But our state’s sacred spaces are not always associated with historical events or famous people. Sometimes they are sacred for their natural beauty. The Garden of the Gods in southern Illinois evokes a divine presence with only its name—the view simply confirms it. Heron Pond and the cypress trees of the Cache River have seen more history than all the graduates of the University of Illinois since its founding in 1867. It’s also one of the best classrooms in the Midwest.

Volo Bog might not sound like a sacred space, but the magic of its mossy landscape cannot be denied. Starved Rock near Utica is another splendid site, whether you’re taken in by the local myths or the bald eagles who call it their winter home. And anyone who’s recently driven up highway 97/78 opposite Dickson Mounds Museum and seen the Emiquon National Wildlife Refuge—reclaimed backwaters that now represent the natural wonders of Illinois as prehistoric peoples might have experienced—will think our state is misnamed “Land of Lincoln,” when it should be “Land of Sacred Splendors.”

Where to Begin?
Fortunately, the first step is the easiest, since everywhere offers something. Get to know your local historical society and the local sources for it. Some sources will be great; others will be spurious. Learn to distinguish the good from the bad and challenge those who spread myths. Wander through your local cemetery, as histories are buried there waiting to be discovered. Who will find them if you don’t? Never accept local history as gospel until you’re satisfied it’s true.

A good place to start looking is right here in the Illinois River Valley. This year marks the 200th anniversary of the War of 1812, a commemoration lost on most Illinoisans, simply because American history textbooks have ignored it, and because myopic news spinners have trouble focusing on a national conflict in which we invaded our neighbors (Canada) twice and lost. It’s a dilemma made worse by the absence of Abraham Lincoln, who was only three when the first volley was fired.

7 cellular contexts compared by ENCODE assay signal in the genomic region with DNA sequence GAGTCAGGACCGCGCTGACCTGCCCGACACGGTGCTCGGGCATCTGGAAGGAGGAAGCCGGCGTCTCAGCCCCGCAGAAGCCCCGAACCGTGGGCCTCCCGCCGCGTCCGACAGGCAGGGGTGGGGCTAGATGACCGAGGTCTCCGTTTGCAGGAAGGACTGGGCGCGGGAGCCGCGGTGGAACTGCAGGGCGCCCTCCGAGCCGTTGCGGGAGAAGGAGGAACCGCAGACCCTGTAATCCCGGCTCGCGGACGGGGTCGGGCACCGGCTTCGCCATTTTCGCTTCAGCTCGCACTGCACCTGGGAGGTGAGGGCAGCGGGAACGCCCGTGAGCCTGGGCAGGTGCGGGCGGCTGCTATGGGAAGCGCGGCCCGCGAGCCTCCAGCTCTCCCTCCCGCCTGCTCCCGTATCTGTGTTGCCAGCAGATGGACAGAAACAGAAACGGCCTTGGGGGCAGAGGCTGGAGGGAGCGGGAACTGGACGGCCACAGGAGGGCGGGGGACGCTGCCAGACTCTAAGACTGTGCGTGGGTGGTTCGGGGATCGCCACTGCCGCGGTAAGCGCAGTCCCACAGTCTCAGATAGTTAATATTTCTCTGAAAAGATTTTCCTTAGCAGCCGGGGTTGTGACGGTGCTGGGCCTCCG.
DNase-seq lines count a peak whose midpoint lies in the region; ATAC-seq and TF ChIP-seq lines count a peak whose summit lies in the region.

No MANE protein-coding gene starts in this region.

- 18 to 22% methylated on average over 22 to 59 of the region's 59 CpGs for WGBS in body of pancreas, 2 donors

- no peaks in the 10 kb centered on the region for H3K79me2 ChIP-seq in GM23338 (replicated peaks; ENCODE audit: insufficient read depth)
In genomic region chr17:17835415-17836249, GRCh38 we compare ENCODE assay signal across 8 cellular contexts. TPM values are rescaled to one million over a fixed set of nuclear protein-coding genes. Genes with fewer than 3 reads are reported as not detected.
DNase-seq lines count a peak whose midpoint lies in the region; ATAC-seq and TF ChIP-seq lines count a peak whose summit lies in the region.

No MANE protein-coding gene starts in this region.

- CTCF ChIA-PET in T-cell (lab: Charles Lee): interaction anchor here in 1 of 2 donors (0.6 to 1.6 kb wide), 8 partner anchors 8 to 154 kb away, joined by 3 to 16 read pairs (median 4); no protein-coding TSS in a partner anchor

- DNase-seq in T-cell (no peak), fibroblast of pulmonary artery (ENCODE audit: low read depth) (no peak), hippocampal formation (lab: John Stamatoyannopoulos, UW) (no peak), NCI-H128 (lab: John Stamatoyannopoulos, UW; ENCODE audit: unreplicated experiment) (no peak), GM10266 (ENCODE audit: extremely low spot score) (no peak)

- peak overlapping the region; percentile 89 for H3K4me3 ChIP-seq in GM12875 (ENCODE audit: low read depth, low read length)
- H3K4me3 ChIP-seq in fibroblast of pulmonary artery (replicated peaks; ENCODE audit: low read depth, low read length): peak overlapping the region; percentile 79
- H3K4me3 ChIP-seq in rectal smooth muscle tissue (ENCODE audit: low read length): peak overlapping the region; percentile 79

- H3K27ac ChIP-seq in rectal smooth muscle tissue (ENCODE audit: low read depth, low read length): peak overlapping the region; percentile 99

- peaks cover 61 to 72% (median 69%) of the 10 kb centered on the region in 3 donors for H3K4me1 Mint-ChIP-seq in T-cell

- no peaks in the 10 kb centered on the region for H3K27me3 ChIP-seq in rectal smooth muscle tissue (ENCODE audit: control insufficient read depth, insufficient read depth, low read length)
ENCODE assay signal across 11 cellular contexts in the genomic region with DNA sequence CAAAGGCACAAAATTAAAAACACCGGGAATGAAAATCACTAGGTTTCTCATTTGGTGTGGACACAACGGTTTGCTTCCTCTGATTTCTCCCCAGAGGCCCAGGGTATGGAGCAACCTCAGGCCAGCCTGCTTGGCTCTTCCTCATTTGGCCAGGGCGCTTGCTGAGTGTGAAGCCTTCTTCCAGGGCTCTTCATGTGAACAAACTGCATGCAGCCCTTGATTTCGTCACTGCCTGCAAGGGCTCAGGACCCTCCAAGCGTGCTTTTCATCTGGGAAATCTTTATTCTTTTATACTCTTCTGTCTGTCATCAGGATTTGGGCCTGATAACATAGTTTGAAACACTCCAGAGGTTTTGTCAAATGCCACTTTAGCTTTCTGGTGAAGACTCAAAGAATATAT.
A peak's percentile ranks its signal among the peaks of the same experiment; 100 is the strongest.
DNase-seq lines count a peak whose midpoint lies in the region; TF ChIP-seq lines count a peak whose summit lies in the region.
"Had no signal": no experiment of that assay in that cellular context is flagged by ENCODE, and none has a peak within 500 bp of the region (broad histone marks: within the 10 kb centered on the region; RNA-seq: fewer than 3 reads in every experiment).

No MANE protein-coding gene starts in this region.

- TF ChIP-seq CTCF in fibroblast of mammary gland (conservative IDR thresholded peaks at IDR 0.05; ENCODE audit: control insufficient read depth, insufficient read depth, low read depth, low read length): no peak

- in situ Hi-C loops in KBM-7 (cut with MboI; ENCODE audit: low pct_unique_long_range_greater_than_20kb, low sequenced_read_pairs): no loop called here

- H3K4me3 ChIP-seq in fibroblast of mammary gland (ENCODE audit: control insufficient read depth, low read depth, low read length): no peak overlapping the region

An Upcoming Symposium
The 2012 Illinois History Symposium, “Contested Lands: 1763-1840,” offers the perfect opportunity to explore Illinois’ sacred spaces, with two days of papers, panels, exhibits and presentations about the Prairie State on the eve of its development. The conference will examine the ecology, archaeology, landscape, culture and social complexity of its mixed-raced frontier society—Native American, French, English, American, Spanish and African—in the years prior to statehood and just after. Sponsored by the Peoria, Tazewell, Woodford and McLean County historical societies and the Illinois State Historical Society and its partner organizations, the symposium will be held April 26th to 28th at the Embassy Suites Hotel and Conference Center in East Peoria. The site commands a stunning view of the Illinois River, a sacred space that flows through the heart of the Prairie State, and the soul of all true Illinoisans. For more information, visit iBi

William Furry is the executive director of the Illinois State Historical Society.